Saturday, December 8, 2012
the limping puppy
One fine May morning a hillside farmer had just finished putting up a sign that read 'Puppies For Sale', when who should he see pulling a wagon along the path but a small boy. I'm sure you know signs like that do have a way of attracting children.
'How much are you going to sell the puppies for?', he asked.
The farmer replied, 'They're working dogs so I'll be asking $50.'
The little boy reached in his pocket and pulled out some change. "I have $2.37," he said. "Can I please look at them?"
The farmer smiled and said, 'Right this way', pointing to the old barn next to the house.
Sure enough there were puppies, very lively, curious puppies who came bounding toward the little boy from every direction. He hardly knew which one to pat next but after a few moments spent tickling bellies, being poked by little wet noses, and having his clothes nipped by excited puppy teeth, he noticed one pup who had lagged behind all the others. Immediately the little boy singled out the limping puppy and asked,
"What's wrong with that little dog?'
The farmer explained that the veterinarian had examined the puppy and had found it didn't have a hip socket. It would always limp. It would always be lame. This news didn't deter the little boy at all.
'That is the puppy I want to buy.'
The farmer said, 'No, you don't want to buy that little dog. If you really want him, I'll give him to you.'
The little boy got quite upset. He looked straight into the farmer's eyes and said, 'I don't want you to give him to me. That little dog is worth every bit as much as all the other dogs and I'll pay full price. In fact, I'll give you $2.37 now, and 50 cents a month until I have him paid for.'
The farmer protested, 'You really don't want to buy this little dog. He is never going to be able to run and jump and play with you like the other puppies.'
To this, the little boy reached down and rolled up his pant leg to reveal a badly twisted, crippled left leg supported by a big metal brace. He looked over at the farmer and softly replied:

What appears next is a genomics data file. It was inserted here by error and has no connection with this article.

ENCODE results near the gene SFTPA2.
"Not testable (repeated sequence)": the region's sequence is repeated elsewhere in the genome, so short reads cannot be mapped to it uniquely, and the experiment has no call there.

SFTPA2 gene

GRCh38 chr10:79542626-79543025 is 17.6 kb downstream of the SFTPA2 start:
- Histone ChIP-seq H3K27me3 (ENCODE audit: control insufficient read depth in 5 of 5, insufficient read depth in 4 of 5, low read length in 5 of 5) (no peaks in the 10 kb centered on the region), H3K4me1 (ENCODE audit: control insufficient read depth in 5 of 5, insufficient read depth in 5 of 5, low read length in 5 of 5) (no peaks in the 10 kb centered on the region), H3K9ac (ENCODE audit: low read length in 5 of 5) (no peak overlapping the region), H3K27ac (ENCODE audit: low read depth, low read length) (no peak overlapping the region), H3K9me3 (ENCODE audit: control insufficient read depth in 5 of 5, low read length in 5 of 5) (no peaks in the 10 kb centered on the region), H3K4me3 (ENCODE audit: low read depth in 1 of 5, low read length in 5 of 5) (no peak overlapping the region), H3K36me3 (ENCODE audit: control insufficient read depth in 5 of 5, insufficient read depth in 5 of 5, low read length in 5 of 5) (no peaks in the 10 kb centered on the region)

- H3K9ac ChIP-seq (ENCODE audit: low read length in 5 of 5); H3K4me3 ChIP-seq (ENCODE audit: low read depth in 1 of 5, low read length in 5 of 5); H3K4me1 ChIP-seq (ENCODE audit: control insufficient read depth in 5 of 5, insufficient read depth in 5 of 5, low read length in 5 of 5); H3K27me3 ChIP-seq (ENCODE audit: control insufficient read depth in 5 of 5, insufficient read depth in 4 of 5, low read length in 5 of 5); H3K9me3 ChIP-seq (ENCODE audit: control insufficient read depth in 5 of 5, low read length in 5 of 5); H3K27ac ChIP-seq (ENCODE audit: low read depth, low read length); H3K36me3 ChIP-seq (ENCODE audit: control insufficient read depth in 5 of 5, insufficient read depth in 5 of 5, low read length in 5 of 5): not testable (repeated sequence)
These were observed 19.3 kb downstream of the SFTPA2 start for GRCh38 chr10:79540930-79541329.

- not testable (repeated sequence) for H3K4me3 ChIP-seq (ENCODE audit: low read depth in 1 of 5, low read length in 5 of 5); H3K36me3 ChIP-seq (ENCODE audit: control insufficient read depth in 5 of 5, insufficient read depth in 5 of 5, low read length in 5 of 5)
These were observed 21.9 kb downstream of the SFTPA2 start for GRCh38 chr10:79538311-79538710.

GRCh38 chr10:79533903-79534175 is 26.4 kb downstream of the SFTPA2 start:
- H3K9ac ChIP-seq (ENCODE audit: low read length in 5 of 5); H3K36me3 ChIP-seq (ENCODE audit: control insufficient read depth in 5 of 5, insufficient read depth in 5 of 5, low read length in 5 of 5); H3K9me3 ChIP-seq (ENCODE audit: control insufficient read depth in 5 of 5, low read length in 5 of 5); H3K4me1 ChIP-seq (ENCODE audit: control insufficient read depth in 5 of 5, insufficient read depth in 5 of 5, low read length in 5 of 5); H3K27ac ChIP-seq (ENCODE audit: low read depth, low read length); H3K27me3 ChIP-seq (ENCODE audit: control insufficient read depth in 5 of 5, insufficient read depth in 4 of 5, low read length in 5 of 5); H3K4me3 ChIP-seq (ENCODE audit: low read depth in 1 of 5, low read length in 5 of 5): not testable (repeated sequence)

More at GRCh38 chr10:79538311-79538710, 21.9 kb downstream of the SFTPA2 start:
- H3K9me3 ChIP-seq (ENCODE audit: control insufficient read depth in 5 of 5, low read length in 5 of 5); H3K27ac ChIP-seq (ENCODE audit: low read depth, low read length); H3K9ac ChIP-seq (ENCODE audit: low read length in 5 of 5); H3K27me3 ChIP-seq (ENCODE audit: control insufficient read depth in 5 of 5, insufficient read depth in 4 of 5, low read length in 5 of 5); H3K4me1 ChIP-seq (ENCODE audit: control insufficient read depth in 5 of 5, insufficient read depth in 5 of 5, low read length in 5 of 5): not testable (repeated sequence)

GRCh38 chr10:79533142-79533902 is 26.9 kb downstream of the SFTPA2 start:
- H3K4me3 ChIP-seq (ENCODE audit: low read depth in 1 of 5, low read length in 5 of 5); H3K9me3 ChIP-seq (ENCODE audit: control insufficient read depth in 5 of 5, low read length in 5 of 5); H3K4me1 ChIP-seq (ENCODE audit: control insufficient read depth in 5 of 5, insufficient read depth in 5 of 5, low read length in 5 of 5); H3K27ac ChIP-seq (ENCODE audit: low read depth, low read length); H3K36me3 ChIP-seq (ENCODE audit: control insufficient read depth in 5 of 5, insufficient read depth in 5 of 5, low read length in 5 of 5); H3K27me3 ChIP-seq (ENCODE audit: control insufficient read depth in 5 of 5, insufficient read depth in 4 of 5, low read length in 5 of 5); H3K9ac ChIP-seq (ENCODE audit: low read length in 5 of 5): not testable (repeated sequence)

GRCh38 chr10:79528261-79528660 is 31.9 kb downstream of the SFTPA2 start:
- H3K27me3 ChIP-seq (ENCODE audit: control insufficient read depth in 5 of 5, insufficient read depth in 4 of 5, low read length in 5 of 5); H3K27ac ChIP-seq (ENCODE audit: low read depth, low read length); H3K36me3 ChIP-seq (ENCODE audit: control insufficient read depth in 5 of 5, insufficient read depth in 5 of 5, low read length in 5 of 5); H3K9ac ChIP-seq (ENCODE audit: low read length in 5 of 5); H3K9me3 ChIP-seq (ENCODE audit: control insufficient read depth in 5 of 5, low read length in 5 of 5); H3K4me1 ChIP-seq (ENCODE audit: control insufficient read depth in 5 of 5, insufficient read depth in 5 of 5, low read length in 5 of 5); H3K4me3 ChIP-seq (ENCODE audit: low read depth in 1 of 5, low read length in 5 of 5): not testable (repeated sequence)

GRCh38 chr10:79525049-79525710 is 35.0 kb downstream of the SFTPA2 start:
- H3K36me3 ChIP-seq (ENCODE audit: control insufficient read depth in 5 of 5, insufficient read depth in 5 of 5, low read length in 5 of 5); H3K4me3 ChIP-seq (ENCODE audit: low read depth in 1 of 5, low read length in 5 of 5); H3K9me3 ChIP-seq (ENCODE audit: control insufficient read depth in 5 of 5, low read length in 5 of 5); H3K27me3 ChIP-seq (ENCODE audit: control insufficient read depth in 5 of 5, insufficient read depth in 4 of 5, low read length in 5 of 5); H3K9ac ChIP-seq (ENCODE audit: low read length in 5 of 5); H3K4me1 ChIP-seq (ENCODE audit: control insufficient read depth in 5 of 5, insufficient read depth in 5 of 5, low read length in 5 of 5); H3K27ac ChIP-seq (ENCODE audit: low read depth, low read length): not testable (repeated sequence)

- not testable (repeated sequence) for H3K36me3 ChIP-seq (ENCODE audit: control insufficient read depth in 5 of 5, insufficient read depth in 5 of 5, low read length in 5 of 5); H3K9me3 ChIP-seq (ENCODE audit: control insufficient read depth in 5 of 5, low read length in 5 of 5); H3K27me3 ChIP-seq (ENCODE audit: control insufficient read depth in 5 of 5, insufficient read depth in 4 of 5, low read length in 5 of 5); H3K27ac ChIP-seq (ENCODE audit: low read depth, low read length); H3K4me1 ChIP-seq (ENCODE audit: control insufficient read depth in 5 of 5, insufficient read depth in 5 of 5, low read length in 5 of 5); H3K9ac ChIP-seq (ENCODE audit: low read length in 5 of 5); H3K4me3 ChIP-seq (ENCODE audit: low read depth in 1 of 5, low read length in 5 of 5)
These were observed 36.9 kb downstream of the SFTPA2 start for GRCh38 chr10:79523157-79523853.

'Well, I don't run so well myself, and this puppy will need someone who understands.'
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I've spent a fair amount of time this year doing background work for a story I wrote last spring. A narrative is one thing but the most difficult part has been trying to determine how many illustrations to do and just how to relate them to one another. When I happened across a version of this little story at a Buddhist website I thought it might be fun to illustrate since it was short and the message very sweet. There was no mention of who had written it though, so I went in search of the story by name and found two other adaptations - one on a Christian site and the other on a Hindu chat page. It appeared it has a somewhat universal appeal and by that point I figured it was available for me to play with in my own way. The only change I made to the original was setting it in the countryside rather than a pet store. Happily the last two paintings appeared much faster than the first and I learned a few things along the way.
I'm not sure if parents read to their children anymore or if it's all about rerunning favorite sections of Pixar movies and playing video games. Ah well, I draw and paint to keep myself entertained and, hopefully, to provide my friends with a little respite from the all you can handle and more you can't news programming.
I hope you enjoyed the story. If you wrote it please let me know.